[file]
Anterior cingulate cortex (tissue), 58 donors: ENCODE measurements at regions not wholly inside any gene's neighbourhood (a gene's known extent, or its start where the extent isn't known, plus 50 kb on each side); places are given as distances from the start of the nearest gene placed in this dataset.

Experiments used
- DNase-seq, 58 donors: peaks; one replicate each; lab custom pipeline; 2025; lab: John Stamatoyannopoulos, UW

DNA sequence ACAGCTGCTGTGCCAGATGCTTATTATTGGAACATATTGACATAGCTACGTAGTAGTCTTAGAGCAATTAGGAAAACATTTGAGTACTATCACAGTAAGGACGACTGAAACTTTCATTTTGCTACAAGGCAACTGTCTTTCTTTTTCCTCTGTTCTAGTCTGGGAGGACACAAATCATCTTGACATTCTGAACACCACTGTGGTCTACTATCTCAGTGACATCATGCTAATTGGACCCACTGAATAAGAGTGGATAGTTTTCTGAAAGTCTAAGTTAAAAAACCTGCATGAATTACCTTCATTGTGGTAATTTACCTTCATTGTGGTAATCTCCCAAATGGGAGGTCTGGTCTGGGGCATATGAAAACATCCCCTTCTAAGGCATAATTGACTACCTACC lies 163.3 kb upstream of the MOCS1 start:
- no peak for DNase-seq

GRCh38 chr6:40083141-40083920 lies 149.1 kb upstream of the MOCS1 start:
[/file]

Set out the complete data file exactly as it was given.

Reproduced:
Anterior cingulate cortex (tissue), 58 donors: ENCODE measurements at regions not wholly inside any gene's neighbourhood (a gene's known extent, or its start where the extent isn't known, plus 50 kb on each side); places are given as distances from the start of the nearest gene placed in this dataset.

Experiments used
- DNase-seq, 58 donors: peaks; one replicate each; lab custom pipeline; 2025; lab: John Stamatoyannopoulos, UW

DNA sequence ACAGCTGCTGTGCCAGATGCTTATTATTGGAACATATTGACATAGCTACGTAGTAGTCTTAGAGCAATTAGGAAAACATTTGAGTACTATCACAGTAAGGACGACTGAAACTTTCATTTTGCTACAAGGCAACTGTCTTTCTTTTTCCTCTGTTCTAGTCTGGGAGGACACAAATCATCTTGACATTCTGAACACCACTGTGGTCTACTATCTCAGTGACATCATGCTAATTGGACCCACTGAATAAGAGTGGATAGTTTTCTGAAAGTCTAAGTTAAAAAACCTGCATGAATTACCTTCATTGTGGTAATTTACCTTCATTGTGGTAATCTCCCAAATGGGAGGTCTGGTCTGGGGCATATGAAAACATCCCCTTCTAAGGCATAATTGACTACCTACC lies 163.3 kb upstream of the MOCS1 start:
- no peak for DNase-seq

GRCh38 chr6:40083141-40083920 lies 149.1 kb upstream of the MOCS1 start: